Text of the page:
Trump’s Response When Told He Should Stop Tweeting Makes Him Sound Like A Whiny Toddler

Donald Trump’s tweeting is a source of endless nightmares for Republicans and White House staff. They can try to sugarcoat anything Trump does, but it’s hard to put a positive spin on the ramblings of a clearly troubled man. A typical Trump tweet shot off in the early morning may, say, contradict an official statement. Or prove a White House talking point is a lie. Or contain basic grammar and spelling mistakes. And some have even been used in court to rule against the White House’s attempted Muslim ban.

Adding to that, Trump’s tweets are a visual, daily reminder that our president is, at his heart, a complete moron. Take this classic two-piece of idiocy, for example:

First Trump proudly announces he plans on creating a cyber team with the country that hacked America’s last presidential election.

Hours later, he screams that it isn’t happening after Americans of all political stripes pointed out how stupid the idea was.

Subscribe to our Youtube Channel

His staff has privately told reporters that they spend a great deal of their time at the White House trying to find ways to get Trump to stop binge-watching Fox News and tweeting about whatever comes up on his favorite show, Fox and Friends. The struggle has, at times, descended into sheer lunacy.  During one of Trump’s latest Twitter meltdowns, a despondent aide sent a reporter a simple message:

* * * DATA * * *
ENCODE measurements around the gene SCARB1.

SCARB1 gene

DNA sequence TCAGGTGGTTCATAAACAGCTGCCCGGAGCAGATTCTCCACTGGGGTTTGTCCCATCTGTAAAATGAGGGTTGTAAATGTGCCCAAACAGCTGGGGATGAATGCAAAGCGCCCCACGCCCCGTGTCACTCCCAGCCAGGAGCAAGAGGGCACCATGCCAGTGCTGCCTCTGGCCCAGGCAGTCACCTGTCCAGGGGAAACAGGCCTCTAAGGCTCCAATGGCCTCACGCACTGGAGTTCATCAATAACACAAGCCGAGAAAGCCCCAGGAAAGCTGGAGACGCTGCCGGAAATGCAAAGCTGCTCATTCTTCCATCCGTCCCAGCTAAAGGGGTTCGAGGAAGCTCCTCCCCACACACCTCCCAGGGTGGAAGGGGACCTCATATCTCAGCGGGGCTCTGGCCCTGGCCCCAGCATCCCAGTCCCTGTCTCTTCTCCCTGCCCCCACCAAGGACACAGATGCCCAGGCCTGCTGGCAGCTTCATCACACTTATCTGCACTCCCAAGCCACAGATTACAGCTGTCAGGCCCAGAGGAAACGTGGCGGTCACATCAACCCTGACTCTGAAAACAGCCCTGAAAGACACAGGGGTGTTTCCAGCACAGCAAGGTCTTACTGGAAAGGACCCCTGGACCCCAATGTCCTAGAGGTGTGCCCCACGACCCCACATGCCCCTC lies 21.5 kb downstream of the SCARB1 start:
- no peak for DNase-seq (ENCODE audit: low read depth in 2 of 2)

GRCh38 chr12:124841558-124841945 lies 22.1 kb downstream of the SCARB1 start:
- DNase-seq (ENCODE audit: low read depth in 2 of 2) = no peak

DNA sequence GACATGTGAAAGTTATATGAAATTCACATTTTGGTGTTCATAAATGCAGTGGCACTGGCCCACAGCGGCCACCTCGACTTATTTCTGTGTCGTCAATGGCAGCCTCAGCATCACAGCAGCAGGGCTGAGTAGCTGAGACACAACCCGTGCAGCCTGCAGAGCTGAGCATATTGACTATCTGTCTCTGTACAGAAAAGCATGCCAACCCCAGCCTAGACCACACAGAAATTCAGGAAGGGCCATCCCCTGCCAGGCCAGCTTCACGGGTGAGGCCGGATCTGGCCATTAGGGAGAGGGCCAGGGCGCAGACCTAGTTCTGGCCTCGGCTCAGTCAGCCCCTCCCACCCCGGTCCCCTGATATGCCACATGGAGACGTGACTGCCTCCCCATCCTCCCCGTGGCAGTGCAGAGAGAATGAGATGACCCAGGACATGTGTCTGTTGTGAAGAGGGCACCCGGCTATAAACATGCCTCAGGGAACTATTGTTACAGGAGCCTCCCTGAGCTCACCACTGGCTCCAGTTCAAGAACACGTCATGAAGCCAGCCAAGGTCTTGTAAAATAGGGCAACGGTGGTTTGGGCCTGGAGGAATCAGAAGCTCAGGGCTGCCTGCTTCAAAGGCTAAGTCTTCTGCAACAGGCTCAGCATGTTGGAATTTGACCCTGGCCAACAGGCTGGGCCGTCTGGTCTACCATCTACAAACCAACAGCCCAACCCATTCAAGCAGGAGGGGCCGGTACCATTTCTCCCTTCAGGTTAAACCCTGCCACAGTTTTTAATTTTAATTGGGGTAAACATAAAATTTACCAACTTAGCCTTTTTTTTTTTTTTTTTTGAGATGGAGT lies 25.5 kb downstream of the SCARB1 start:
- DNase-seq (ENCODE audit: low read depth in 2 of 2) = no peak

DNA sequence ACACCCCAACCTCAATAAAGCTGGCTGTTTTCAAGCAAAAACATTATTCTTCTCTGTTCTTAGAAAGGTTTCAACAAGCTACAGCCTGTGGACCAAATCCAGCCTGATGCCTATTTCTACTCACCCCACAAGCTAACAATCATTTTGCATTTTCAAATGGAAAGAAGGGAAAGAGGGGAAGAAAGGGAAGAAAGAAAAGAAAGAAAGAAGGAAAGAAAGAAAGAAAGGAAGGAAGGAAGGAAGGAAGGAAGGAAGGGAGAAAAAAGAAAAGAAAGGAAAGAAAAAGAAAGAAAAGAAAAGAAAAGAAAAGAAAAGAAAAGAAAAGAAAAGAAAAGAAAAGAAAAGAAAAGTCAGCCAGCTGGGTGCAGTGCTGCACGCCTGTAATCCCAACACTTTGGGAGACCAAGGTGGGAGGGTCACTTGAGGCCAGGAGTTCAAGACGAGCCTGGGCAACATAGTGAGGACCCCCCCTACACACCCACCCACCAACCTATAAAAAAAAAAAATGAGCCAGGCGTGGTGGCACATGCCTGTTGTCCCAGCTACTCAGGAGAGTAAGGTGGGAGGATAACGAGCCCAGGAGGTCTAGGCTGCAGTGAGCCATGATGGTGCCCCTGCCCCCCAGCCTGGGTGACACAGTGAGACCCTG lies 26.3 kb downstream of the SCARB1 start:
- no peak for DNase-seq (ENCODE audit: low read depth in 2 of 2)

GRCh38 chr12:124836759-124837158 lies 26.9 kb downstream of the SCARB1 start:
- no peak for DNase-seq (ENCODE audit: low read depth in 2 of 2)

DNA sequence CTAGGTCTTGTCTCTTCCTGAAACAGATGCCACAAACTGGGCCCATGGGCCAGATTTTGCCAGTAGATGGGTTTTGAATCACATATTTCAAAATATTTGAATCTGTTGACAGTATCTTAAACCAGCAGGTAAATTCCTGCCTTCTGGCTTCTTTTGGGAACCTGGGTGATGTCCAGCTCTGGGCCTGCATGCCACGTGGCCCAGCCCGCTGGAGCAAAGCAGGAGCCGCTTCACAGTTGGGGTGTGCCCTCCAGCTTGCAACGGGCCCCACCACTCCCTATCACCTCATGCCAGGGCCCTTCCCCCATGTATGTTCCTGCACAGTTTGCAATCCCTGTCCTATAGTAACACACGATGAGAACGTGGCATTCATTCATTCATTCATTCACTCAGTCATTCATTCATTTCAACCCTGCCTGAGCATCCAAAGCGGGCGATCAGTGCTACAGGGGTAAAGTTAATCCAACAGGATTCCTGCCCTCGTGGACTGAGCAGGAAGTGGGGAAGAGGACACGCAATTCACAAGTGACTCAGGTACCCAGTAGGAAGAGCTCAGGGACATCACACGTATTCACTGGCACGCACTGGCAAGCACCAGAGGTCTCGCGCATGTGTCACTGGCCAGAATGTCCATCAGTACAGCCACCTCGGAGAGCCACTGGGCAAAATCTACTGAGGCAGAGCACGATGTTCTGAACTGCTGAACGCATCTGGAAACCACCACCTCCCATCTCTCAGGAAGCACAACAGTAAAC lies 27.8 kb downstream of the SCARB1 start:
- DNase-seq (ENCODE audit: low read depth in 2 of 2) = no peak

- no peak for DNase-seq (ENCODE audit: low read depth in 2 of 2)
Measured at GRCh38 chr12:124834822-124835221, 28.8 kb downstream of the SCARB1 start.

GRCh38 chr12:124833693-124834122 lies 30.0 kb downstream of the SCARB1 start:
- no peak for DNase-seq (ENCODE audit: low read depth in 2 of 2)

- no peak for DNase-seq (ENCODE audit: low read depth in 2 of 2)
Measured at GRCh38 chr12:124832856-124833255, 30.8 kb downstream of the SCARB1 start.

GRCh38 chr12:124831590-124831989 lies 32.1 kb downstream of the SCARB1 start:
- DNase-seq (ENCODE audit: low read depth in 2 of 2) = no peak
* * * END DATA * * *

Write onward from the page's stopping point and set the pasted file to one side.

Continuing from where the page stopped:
Informed of the president’s denial that he had recorded his conversations with Comey, a senior administration official replied, “At least that’s behind us.” When alerted to his apparent suspicions of Oval Office surveillance, the official replied in a text message, “fml.”

 That’s shorthand for “fuck my life.”

What does Trump think about these attempts to save him from himself? It makes him angry.

New York Times reporter Mark Leibovich filed a lengthy piece with a simple premise: The White House is a total-and-unending shitshow and Trump is at the epicenter. Leibovich was, in fact, in the room, when the idea of Trump’s Twitter self-sabotage was brought up to the president. Trump’s reaction speaks volumes.

It was 12:30, but the president was not eating lunch. He was watching a recording of ‘‘Fox and Friends’’ from about four hours earlier on a large TV mounted on the wall. This was one of those stretches when Trump was tweeting a lot, including attacks on the mayor of London following a terrorist attack on the city the previous weekend. The tweets were becoming a growing topic of concern among Republicans, many of whom were urging him to stop. But like most reporters, I found his tweets far more illuminating than anything the White House press office could ever disgorge. I urged him to keep it up.

Trump assured me that he would keep tweeting. ‘‘It’s my voice,’’ Trump said of Twitter, enumerating how many millions of followers he had. ‘‘They want to take away my voice,’’ Trump said. ‘‘They’re not going to take away my social media.’’

In just two paragraphs, Leibovich documented Trump’s insane Fox News viewing habits, the well-known patent dishonesty of the White House press office, and Trump’s own spoiled brat way of looking at his Twitter habits. It takes Stephen King an entire novel to write anything half as scary as that snapshot of the man who currently controls America’s nuclear arsenal.


Featured image via Matt Cardy/Getty Images